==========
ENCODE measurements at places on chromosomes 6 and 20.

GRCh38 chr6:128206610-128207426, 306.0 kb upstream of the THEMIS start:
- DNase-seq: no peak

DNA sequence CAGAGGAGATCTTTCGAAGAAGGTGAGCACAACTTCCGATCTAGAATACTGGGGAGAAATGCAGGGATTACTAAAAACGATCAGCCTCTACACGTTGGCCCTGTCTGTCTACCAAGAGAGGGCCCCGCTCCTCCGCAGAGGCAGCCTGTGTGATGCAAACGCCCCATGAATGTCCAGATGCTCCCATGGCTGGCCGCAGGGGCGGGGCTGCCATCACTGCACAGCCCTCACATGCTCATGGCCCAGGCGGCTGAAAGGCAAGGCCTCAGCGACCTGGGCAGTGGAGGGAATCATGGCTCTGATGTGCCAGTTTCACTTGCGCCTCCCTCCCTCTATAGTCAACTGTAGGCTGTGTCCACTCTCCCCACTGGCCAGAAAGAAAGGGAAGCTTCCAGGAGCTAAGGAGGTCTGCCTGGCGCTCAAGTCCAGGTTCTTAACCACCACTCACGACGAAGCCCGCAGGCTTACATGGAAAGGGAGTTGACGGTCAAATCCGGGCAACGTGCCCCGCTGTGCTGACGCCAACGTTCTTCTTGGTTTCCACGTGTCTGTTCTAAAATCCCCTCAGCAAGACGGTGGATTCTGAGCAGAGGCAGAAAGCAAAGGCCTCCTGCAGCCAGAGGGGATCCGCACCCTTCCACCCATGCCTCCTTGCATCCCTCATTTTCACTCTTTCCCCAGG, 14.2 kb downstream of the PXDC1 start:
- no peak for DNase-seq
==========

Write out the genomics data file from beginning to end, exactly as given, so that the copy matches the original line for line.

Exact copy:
ENCODE measurements at places on chromosomes 6 and 20.

GRCh38 chr6:128206610-128207426, 306.0 kb upstream of the THEMIS start:
- DNase-seq: no peak

DNA sequence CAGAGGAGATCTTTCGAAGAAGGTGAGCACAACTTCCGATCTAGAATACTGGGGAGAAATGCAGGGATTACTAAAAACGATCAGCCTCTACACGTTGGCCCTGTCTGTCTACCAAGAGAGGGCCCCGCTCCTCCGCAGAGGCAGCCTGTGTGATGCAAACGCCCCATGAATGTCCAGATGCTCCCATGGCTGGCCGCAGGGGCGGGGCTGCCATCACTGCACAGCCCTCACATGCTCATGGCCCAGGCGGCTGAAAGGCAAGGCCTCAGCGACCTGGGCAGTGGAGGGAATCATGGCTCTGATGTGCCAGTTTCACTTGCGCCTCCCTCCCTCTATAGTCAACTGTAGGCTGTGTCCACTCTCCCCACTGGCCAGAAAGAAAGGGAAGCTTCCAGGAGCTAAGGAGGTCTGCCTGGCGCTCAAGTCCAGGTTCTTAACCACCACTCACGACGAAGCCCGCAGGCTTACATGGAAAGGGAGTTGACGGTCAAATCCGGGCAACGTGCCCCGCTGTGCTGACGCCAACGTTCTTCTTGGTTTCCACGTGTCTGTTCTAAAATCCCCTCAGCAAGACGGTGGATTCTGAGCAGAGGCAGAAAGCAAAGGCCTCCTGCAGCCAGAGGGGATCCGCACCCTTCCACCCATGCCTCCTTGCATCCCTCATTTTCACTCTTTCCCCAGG, 14.2 kb downstream of the PXDC1 start:
- no peak for DNase-seq